Sacramento Kings fans were reminded of the glory days in Arco Arena last night with the retirement of Chris Webber's jersey. Number 4 was raised to the rafters as the former star himself stood watching, surrounded by friends, family, fans and former teammates; Vlade Divac, Doug Christie, Mateen Cleaves, Scott Pollard, and Bobby Jackson. The arena itself stood host to over 15,000 fans, an attendance number not often seen the past two seasons for this likely lottery bound team. While the current roster of youth and role players would end up loosing the game to the Utah Jazz, 111-107, the night truly belonged to C-Webb, and the memories he stirred up of the golden era of the Kings.
The Kings have been in Sacramento since the mid 80's and were always accepted by the fan base as the "love-able losers", a team never really destined to compete with the Lakers or Celtics or Bulls of the world for a national championship nor to be a major free agent draw for players with the superstar label. However, for a small market city with only one professional sports team, the Kings were the only game in town and Sacramento loved them nonetheless.
Then in the 1998-1999 season, the future outlook of the team turned with the arrival of C-Webb, Vlade, Jason Williams, and Peja Stojakovic and the coaching of Rick Adelman. The team suddenly became relevant in challenging for playoff success and the rest of the league began to take notice. With a system that was often called "the right way to play basketball", the Kings played a style of free flowing offense with lots of passing, high assist totals, back door cuts, triple digit scoring, 3 point bombers, and a level of teamwork that could only be described as fun to watch and play. They continued the excitement with the arrival of key players like Jackson, Christie, Mike Bibby, Gerald Wallace, Hedo Turkoglu and others in becoming a deep roster. No longer merely a playoff challenger, they were now potential championship contenders.
The fans attending last night's game came to remember and honor those golden years of the team. To celebrate the perennial All Star of those seasons, Chris Webber. The man who averaged a double-double in nearly every one of his years with the Kings. They came to touch a memory of a time when the Kings were exciting and thrilling. In a time where the current team is in a state of flux, their direction uncertain, and the return to the ranks of the league's bottom dwellers a reminder of the pre-Webber era, the fans came to touch the memory of those glory days. Days where their decades long dedication to a loosing team had finally paid off and they were rewarded with something entertaining and ultimately special.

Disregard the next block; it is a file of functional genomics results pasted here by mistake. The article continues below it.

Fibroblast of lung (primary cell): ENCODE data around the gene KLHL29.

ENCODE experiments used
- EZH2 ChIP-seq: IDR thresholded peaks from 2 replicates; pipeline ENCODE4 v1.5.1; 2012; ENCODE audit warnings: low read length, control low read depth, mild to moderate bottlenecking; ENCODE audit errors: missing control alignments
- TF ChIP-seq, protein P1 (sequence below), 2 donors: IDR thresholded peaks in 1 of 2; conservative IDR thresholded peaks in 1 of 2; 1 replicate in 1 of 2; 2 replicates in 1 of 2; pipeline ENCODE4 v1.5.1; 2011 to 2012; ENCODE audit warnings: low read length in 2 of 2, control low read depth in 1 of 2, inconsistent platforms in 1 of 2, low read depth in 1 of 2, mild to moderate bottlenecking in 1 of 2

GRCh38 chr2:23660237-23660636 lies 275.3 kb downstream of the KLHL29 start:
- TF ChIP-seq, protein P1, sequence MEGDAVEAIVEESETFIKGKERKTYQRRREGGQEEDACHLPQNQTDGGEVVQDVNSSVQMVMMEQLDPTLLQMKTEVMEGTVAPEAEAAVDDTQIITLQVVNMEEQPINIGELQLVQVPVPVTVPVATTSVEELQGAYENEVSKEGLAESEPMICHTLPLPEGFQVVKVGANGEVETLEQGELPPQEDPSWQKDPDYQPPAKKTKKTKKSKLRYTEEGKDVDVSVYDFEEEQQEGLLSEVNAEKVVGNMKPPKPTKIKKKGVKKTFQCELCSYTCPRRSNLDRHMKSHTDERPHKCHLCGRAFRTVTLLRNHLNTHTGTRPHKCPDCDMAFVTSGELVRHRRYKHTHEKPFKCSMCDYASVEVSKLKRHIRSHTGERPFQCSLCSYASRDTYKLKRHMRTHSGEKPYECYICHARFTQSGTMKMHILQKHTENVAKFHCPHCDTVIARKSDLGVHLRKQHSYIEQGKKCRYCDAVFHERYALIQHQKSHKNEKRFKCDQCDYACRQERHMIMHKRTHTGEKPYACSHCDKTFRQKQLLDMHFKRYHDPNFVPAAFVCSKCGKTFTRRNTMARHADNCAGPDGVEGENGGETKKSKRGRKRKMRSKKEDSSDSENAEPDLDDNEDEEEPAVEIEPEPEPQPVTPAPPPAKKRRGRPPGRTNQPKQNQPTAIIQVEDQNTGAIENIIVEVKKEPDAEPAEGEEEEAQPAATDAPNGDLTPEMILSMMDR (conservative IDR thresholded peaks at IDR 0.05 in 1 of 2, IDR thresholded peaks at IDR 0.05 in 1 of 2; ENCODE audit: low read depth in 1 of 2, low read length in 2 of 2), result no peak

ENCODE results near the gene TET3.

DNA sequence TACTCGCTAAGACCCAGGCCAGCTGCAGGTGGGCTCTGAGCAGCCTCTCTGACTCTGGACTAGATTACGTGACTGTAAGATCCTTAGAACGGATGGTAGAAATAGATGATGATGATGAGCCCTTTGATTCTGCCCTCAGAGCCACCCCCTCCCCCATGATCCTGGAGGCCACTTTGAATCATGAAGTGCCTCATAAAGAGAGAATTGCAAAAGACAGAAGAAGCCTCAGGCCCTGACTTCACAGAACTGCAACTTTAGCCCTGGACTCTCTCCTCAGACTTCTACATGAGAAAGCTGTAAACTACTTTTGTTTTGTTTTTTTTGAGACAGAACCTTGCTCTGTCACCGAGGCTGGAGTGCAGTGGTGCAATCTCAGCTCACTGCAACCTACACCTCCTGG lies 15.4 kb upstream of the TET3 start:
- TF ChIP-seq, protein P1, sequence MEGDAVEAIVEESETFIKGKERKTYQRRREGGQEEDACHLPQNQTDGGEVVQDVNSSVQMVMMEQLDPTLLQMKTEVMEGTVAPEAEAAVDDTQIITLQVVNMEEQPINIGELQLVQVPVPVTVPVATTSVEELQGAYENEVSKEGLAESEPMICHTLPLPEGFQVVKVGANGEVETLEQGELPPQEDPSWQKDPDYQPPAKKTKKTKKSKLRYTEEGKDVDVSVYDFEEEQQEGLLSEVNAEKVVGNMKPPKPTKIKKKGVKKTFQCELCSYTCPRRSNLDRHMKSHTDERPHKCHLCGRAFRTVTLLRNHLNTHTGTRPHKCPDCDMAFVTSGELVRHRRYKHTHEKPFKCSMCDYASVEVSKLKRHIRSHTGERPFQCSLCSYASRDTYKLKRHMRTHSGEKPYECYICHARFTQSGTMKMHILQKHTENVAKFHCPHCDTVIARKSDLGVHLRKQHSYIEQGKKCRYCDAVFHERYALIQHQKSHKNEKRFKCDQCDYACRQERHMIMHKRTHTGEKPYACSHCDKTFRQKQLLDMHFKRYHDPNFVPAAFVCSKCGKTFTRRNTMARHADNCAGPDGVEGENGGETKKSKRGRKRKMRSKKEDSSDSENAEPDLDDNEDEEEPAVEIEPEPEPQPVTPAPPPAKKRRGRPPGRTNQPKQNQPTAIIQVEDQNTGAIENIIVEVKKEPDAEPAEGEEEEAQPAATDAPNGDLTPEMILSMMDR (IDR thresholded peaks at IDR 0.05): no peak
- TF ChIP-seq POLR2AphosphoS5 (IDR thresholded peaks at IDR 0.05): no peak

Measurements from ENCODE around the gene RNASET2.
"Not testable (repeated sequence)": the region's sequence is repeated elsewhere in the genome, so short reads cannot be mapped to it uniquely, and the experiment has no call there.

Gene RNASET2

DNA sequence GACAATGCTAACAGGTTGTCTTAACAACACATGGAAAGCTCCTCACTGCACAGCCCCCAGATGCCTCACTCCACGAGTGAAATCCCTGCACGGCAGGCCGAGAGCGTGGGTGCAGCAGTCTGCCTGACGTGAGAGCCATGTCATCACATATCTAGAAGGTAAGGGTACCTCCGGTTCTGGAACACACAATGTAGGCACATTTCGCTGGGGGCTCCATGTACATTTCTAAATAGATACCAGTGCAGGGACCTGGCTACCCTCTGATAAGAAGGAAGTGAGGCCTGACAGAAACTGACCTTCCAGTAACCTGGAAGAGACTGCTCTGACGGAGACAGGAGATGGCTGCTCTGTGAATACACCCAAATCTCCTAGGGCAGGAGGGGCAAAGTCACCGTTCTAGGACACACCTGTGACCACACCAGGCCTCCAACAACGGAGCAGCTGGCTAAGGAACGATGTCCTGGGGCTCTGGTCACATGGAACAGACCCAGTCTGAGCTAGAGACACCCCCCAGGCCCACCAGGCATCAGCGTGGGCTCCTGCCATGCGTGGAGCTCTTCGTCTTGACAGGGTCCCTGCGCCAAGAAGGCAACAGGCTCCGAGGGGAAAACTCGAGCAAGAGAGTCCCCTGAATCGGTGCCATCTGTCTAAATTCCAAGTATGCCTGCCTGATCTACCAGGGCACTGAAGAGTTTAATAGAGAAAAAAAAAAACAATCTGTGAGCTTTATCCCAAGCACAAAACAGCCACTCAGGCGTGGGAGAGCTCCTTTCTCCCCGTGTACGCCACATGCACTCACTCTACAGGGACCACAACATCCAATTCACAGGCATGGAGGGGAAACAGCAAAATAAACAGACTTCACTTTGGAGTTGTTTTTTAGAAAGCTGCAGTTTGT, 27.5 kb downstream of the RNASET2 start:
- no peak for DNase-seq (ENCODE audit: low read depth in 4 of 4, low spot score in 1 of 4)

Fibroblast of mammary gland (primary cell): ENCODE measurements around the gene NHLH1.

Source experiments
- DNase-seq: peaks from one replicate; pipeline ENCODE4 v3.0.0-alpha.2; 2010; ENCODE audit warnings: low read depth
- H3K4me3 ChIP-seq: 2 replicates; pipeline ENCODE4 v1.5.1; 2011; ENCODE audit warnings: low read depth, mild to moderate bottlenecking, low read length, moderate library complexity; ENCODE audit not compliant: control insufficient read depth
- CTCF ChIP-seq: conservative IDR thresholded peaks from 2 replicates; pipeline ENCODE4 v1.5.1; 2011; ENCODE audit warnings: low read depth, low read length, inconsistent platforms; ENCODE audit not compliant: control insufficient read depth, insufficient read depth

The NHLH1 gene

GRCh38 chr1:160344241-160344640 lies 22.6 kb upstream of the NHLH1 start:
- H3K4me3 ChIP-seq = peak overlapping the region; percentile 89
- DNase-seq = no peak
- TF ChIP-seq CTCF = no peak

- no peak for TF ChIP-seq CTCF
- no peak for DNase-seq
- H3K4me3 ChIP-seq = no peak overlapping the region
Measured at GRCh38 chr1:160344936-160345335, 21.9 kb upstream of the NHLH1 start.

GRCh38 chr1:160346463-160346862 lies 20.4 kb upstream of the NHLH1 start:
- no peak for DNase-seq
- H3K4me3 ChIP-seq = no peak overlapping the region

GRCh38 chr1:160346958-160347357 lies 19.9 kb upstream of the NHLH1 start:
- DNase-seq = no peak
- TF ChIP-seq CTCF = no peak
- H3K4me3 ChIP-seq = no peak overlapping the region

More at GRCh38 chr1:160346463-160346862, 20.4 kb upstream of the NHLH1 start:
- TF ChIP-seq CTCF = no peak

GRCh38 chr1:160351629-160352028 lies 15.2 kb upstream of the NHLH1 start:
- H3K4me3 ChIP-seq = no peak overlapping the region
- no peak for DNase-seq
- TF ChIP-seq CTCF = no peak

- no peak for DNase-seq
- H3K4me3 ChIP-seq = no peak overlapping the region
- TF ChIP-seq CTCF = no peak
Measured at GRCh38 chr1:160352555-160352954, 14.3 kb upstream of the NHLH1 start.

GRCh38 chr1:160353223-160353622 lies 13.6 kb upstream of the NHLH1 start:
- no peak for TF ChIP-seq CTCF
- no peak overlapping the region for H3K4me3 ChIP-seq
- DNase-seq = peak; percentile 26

Last night's honoring of Chris Webber was a way for the fans to reconnect with those emotions and memories. To touch in some small way how they felt during that first near-playoff win against the Jazz, the playoff shoot-outs against the Mavericks, the feud with the team from LA, and even the roller coaster ride of a conference finals against the Lakers where the Kings came the closest they ever would come to an NBA championship. It was a period of the franchise where it truly meant something to be a Kings fan, where even the rest of the world seemed to take notice of this small market team.
While every player on those teams will be remembered fondly, C-Webb was ultimately one of the few who will always stand out. He was the face of the franchise, the All-Star, the personality, the number 1 draft pick and power forward that was reluctant at first to come to Sacramento and then ended up changing the image of the franchise itself, exciting an entire fan base with the idea that winning for the Kings was indeed possible. So while the Kings did not win a championship during Chris Webber's tenure with the team, his presence provided the fans of Sacramento something they had never had since the team first relocated to Northern California, hope of success.
So for this, we thank Chris Webber, we honor his jersey number, we hold in our hearts those feelings we all shared during the great playoff runs. We value his contributions to the team during the seven years here and the excitement they provided for us. While many outsiders have criticized those Kings teams for never winning it all, or laying blame on Webber for not stepping up when it mattered, he always maintained that grin on his face and his positive contributions to the team. I know that that Kings team, and their playing the game the way it was meant to be played, is what drew me to the sport in the first place, and now it is something to which I am forever tied.